Linked by Jordan Spencer Cunningham on Wed 13th May 2009 01:18 UTC
Benchmarks Phoronix, known for their various speed tests and reviews, compared the latest in Ubuntu and what, until recently, used to be the lastest in Mac OS X with 29 different benchmarking tests. Some of the results were rather interesting.
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DavidSan
Member since:
2008-11-18



Exactly.

So when I click a launcher, the app needs to be there instantly to receive brownie points. When I press the close button, it needs to disappear instantly for brownie points. When I press a menu button, the menu should appear instantly. Etc. Mac OS X simply does not perform optimal when it comes to responsiveness.


It is true. Mac OS X is not as responsive as it should on the user interface department.


I'm from a BeOS world, and anything less than instant responses is evil and bad and should cause people to be fired.


That's not true. BeOS was very responsive, I used it, but it was not that responsive, especially considering how old the graphic interface in BeOS was. BeOS was not as responsive as Mac OS 9, for example. Mac OS 9 has its problems, but responsiveness was not. All the time the user was first (Except when the system hanged itself).

Preemptive operating systems, are not as responsive as cooperative multitasking systems, for obvious reasons, but you gain robustness.

BeOS display technology, was not either even 1/10 of the sophistication Mac OS X or Vista has. BeOS was pixel related, very similar to what Mac OS 9 was and Windows XP is. Everything was a bitmap.

Mac OS X, in contrast, is PDF-vector related, heavy transparent (everything has alpha channel, even if it is not used), double buffered. (It has to be slow, because everything is written on the screen twice), heavy anti-aliasing, etc. How do you think those animations are made? Vista is similar to Mac OS X in that respect.

Reply Parent Score: 1

Thom_Holwerda Member since:
2005-06-29

That's not true. BeOS was very responsive, I used it, but it was not that responsive, especially considering how old the graphic interface in BeOS was. BeOS was not as responsive as Mac OS 9, for example.


You've got to be kidding me, right? You're pulling my leg, right? You've put up a camera next to my display, and in a few weeks, I'll be eating bag of crisps and see my face on one of those crappy home video shows on TV.

Seriously. Have you ever USED Mac OS 9 and BeOS?

Reply Parent Score: 1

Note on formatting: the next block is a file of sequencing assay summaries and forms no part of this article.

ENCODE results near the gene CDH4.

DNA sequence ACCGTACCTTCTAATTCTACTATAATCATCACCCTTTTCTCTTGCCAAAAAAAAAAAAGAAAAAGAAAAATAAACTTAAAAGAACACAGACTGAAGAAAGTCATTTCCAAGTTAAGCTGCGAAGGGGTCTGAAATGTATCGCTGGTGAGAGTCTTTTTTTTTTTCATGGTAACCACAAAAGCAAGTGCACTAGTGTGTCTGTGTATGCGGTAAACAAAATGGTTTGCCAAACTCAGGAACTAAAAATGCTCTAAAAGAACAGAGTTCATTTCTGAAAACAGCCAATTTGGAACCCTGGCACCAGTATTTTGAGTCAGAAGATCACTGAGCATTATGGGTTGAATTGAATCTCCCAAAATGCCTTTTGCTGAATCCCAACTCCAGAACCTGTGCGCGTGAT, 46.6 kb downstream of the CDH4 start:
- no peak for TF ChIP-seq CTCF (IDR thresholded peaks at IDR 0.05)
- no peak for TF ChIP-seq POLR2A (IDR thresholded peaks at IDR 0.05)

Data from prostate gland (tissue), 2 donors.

DavidSan Member since:
2008-11-18



You've got to be kidding me, right? You're pulling my leg, right? You've put up a camera next to my display, and in a few weeks, I'll be eating bag of crisps and see my face on one of those crappy home video shows on TV.

Seriously. Have you ever USED Mac OS 9 and BeOS?


HA HA HA! Yes I used both of them.

BeOS was very fast. No doubt about it, especially because it was a real multitasking system. But we are talking here about responsiveness, and there are many things to consider. Let me explain.

For example, multitasking responsiveness... In that regard, BeOS was amazingly fast. The king of its time... And it might be the king even by today standards.

But when you say interface responsiveness on one application only... Like hitting a button, or pulling a menu... Sorry, Mac OS 9 was faster. I did many tests at the time. The answer is simple: Mac OS 9 gave all the processor to the front most app, while all other background processes were desperately craving for attention. UI was usually coded on the same thread as the interface, so when the user was using the front most App the whole processor was just waiting for the user.

If you tried to do something "heavy" in the background, like CD burning, or printing, it was a disaster for the background process. Usually you lost CDs (buffer under run), or spend hours printing a page. But the front most App buttons were responsive. Was it good to be so responsive in the User Interface department? Maybe not. It has to do a lot with how you want the system to be perceived, but that is the reason cooperative multitasking was used on personal systems at the time: Windows and Mac. Preemptive systems like BeOS, while more robust, did not "feel" fast. BeOS shared the processor with all the background processes trying to give them a fair portion of time to each one. Mac OS up to 9 did not.

Windows has a similar approach even these days, that's why Windows is so bad on all multitasking tests, comparing it to Linux or any UNIX. And that's way so many users say Windows feel faster than Mac OS X or Linux, or any other UNIX.

See this, for example:

http://mobile.osnews.com/story.php/19769/Ubuntu-8.04-vs.-Windows-XP...

Of course, if you used BeOS in an Athlon 1 GHz you would not see the difference, just as many people swear Vista is fast on their 4 GHz Quad Core machines... I remember I conducted my tests on a PowerPC 180-225Mhz, 64 MB RAM. Many Mac users at the time noticed BeOS speed, especially rendering things, but many said user interface felt faster on the Mac. Again, the same word Windows people use today: "feel faster".

Reply Parent Score: 1